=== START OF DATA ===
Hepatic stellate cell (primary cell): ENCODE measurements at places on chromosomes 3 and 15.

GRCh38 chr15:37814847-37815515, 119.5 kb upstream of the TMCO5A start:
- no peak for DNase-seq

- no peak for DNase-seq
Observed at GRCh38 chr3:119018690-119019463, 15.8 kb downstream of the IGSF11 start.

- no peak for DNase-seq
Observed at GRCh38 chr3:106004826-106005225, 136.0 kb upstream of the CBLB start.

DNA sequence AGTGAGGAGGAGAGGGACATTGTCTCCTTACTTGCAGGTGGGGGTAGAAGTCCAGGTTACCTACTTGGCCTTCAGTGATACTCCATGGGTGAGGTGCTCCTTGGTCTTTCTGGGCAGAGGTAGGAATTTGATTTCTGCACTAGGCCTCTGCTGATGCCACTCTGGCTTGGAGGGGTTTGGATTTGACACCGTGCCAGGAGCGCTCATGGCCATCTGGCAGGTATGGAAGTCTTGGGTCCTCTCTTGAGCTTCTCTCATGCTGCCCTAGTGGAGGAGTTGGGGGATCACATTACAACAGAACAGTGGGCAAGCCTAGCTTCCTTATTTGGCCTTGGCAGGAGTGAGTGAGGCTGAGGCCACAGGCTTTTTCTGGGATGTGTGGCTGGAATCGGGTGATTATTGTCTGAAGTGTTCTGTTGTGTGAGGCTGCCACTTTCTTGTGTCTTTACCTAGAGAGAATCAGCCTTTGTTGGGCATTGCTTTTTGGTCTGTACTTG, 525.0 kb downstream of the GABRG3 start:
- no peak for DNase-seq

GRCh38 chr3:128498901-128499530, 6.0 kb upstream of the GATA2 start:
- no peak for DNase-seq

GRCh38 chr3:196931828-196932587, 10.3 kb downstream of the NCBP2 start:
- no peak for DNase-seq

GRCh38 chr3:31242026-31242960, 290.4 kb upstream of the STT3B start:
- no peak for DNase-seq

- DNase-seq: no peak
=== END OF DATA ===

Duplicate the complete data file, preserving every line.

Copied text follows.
Hepatic stellate cell (primary cell): ENCODE measurements at places on chromosomes 3 and 15.

GRCh38 chr15:37814847-37815515, 119.5 kb upstream of the TMCO5A start:
- no peak for DNase-seq

- no peak for DNase-seq
Observed at GRCh38 chr3:119018690-119019463, 15.8 kb downstream of the IGSF11 start.

- no peak for DNase-seq
Observed at GRCh38 chr3:106004826-106005225, 136.0 kb upstream of the CBLB start.

DNA sequence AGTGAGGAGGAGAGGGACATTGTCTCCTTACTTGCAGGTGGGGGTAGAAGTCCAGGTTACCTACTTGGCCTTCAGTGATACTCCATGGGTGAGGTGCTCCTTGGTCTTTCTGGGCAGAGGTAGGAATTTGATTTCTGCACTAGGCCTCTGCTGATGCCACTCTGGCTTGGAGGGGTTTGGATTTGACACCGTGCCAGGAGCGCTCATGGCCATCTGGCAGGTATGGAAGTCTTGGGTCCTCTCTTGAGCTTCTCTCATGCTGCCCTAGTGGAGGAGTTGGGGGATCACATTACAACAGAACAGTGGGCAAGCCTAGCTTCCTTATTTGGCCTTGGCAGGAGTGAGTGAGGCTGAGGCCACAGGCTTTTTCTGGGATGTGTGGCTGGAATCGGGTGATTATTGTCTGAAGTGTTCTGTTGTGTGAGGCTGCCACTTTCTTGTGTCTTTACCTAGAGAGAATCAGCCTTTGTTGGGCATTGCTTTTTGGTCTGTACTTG, 525.0 kb downstream of the GABRG3 start:
- no peak for DNase-seq

GRCh38 chr3:128498901-128499530, 6.0 kb upstream of the GATA2 start:
- no peak for DNase-seq

GRCh38 chr3:196931828-196932587, 10.3 kb downstream of the NCBP2 start:
- no peak for DNase-seq

GRCh38 chr3:31242026-31242960, 290.4 kb upstream of the STT3B start:
- no peak for DNase-seq

- DNase-seq: no peak